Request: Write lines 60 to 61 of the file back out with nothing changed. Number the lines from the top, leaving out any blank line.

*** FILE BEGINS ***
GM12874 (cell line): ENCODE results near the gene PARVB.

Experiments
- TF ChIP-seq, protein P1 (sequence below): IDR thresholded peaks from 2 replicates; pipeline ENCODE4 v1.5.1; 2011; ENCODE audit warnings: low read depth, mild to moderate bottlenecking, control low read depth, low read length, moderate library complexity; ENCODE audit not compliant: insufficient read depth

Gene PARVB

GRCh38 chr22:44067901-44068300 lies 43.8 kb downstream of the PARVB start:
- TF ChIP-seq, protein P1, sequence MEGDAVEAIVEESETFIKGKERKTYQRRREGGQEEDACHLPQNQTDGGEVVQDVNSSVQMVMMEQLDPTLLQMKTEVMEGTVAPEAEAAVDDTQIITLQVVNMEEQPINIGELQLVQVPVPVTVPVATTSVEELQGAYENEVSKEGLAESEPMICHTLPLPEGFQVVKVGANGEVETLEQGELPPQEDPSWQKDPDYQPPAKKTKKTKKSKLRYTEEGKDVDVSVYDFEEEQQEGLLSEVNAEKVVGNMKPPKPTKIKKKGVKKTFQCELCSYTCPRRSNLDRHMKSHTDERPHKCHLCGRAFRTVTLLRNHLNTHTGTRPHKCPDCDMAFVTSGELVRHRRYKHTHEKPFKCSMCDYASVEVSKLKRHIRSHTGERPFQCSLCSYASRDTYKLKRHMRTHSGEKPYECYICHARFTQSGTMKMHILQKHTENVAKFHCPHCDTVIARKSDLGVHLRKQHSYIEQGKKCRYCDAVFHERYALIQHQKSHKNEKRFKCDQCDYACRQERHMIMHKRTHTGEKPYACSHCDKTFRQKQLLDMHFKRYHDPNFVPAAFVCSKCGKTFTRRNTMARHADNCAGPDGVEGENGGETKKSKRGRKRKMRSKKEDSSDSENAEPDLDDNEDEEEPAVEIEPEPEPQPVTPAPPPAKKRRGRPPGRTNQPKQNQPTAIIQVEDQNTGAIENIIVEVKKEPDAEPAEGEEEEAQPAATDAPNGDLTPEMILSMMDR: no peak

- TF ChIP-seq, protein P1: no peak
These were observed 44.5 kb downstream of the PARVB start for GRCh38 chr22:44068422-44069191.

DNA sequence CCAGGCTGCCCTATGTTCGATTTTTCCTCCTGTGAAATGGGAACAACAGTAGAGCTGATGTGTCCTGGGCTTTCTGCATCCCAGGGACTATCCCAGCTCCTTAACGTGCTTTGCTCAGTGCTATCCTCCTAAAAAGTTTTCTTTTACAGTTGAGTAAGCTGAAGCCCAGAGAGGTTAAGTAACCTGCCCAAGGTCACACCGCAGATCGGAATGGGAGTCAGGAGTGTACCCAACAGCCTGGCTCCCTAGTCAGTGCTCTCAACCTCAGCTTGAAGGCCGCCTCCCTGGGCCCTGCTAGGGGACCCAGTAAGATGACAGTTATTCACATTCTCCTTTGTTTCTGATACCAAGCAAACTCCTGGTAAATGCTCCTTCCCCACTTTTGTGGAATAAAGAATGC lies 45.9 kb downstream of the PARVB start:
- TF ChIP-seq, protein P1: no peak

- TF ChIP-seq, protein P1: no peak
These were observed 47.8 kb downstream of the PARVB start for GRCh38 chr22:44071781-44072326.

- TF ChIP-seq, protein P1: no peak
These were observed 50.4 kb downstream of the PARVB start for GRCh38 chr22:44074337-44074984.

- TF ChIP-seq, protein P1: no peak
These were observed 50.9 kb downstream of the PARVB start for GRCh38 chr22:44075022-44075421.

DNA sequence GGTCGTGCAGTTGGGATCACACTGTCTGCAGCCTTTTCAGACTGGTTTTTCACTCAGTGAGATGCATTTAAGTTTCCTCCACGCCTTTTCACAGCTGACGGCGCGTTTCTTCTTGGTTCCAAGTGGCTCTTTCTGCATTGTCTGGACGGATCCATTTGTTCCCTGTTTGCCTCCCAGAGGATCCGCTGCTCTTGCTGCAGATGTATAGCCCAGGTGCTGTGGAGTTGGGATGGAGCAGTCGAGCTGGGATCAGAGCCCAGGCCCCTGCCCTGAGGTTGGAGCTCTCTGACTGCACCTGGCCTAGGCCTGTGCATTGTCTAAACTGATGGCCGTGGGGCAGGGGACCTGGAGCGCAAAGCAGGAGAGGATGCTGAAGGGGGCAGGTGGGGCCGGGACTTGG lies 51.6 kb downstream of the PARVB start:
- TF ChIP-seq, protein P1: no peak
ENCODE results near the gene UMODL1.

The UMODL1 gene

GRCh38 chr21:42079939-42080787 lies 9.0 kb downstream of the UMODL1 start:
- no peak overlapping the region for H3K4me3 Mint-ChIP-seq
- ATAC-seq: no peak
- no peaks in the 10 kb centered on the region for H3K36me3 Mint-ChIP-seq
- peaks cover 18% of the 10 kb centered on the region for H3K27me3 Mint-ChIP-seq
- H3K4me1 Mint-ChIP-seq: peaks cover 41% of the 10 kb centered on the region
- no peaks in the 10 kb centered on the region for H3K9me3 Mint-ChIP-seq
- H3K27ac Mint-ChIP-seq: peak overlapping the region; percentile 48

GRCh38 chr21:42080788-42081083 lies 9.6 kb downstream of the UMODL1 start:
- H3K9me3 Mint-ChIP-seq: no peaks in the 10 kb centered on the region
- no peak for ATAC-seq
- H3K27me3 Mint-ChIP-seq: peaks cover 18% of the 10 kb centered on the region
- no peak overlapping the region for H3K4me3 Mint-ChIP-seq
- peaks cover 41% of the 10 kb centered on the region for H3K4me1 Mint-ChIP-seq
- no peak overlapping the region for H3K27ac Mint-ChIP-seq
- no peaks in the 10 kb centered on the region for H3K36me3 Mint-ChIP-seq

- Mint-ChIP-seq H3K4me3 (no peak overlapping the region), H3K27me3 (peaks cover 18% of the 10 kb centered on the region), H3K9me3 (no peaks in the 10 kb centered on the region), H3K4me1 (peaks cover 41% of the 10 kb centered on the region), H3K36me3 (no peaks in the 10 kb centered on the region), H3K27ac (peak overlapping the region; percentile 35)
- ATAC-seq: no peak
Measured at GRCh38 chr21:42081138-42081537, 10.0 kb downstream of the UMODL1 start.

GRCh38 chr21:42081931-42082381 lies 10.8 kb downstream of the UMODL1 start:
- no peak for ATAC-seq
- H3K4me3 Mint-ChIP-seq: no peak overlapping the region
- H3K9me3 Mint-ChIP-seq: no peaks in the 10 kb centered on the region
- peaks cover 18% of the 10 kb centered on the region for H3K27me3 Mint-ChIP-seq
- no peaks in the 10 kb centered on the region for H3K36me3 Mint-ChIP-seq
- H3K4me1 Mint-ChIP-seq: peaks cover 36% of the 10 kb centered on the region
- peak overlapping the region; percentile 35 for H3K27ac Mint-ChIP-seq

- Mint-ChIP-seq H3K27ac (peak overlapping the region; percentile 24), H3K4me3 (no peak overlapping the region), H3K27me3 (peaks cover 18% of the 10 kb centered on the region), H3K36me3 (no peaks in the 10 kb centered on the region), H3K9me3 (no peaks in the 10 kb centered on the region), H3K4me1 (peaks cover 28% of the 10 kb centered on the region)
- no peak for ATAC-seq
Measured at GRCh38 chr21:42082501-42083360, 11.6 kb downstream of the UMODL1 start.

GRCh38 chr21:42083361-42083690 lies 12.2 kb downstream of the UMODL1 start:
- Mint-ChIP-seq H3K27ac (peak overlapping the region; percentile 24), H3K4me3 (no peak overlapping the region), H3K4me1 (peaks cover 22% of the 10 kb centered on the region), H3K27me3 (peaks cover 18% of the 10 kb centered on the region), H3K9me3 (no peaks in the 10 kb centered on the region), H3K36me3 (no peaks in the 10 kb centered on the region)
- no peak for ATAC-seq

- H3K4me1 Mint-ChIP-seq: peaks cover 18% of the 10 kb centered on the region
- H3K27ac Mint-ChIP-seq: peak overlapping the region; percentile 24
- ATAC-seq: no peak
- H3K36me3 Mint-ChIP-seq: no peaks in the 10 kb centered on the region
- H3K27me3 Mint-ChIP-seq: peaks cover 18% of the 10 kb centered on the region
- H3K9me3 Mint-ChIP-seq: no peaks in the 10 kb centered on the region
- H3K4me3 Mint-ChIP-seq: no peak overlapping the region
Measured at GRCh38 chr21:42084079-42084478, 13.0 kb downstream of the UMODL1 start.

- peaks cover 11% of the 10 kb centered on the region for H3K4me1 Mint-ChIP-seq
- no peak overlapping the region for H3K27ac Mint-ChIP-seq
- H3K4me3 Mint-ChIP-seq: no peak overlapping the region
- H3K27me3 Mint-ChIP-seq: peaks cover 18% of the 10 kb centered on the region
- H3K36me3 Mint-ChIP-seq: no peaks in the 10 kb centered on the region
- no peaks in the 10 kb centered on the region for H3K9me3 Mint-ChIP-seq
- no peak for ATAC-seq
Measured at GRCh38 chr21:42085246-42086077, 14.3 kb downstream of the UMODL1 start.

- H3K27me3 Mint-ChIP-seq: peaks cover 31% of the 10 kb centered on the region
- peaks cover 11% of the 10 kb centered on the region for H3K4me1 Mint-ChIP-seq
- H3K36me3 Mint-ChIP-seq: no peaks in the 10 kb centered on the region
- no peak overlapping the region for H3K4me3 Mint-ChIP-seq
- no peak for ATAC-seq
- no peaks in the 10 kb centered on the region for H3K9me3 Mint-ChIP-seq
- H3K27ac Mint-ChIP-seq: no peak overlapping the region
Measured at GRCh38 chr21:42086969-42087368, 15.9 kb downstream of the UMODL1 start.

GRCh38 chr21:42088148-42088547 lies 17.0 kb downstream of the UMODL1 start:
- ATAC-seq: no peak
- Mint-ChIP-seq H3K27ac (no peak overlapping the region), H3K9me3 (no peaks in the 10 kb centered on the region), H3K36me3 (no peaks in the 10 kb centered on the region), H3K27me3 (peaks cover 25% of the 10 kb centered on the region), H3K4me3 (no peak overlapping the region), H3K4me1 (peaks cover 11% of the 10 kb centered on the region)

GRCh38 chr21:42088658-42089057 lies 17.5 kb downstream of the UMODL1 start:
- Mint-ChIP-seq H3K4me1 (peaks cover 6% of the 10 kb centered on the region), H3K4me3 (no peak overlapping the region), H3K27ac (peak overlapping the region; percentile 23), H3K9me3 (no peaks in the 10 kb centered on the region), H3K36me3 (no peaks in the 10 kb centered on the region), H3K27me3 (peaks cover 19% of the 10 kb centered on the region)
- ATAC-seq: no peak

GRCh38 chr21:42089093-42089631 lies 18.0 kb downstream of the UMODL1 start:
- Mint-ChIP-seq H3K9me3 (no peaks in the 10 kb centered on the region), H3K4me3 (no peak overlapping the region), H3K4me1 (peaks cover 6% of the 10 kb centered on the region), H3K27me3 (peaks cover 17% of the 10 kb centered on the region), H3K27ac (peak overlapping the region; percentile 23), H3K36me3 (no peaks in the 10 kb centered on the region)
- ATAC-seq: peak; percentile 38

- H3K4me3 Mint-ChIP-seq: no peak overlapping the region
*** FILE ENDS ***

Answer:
- H3K4me3 Mint-ChIP-seq: no peak overlapping the region
Measured at GRCh38 chr21:42084079-42084478, 13.0 kb downstream of the UMODL1 start.